The Task Force on Systemic Pesticides is the response of the scientific community to concern around the impact of systemic pesticides on biodiversity and ecosystems. Its intention is to provide the definitive view of science to inform more rapid and improved decision-making.
2009: European scientists from several disciplines convene amid growing scientific concern about the rapid decline in insect and arthropod populations across Europe.
Systemic pesticides are taken up by a plant and transported to its leaves, flowers, roots and stems, pollen and nectar.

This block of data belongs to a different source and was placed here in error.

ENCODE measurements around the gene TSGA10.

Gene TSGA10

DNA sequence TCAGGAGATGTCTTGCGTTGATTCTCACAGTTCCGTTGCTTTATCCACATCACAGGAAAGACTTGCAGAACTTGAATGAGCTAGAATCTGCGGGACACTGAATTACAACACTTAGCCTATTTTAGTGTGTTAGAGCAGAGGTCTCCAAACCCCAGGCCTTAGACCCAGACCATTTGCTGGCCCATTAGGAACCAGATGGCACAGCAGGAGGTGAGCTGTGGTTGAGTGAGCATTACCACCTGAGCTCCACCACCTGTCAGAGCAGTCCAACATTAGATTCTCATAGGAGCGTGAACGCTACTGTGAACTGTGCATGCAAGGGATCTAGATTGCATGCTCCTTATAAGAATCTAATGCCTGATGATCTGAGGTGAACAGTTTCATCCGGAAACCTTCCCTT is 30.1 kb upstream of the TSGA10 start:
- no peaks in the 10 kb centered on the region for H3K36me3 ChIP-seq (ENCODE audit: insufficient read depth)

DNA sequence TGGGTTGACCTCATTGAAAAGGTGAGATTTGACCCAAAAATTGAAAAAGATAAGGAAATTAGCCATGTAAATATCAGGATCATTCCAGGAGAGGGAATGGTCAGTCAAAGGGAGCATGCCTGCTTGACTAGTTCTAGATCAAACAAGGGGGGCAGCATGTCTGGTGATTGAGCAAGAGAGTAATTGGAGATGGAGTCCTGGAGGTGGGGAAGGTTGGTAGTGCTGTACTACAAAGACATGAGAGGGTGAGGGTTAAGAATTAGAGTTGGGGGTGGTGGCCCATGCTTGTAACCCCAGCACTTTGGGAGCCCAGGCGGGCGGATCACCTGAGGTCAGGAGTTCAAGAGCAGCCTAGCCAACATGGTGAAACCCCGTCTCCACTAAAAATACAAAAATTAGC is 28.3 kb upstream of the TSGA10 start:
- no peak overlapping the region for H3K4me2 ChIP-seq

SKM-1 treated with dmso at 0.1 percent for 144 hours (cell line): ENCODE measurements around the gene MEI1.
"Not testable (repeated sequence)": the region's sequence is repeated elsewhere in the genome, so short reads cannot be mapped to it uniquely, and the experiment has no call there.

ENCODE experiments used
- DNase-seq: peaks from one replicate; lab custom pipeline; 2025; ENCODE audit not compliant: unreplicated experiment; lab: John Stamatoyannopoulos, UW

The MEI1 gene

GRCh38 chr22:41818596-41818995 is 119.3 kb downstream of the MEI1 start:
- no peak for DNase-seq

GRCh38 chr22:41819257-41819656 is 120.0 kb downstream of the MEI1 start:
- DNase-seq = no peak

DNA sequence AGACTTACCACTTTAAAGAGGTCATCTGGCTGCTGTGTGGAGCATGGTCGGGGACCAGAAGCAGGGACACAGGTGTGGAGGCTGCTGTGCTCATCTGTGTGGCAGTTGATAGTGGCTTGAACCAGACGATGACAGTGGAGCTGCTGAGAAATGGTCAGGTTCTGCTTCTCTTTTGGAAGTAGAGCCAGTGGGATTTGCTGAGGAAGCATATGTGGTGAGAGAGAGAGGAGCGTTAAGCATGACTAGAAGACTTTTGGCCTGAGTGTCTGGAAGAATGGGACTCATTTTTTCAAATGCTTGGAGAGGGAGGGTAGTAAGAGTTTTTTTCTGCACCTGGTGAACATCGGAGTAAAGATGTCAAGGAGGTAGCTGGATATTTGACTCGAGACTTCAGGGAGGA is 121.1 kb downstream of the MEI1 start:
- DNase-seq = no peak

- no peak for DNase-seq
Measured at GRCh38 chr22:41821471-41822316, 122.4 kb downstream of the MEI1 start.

They remain active and toxic in the soil or plant for many months – sometimes years - and accumulate.
Neonics are nerve poisons and damage can include impaired memory, altered feeding behaviour, difficulty in flight and fatality.
Non-target species are contaminated through direct exposure – insects consuming nectar from treated plants - and indirect, through polluted water and dust.
A wide range of beneficial species in soil, vegetation, aquatic and marine habitats are being negatively affected.
The evidence is also that neonics pose a serious risk of harm to honey bees and other pollinators.
The WIA concluded that the scale of use of neonics is not sustainable.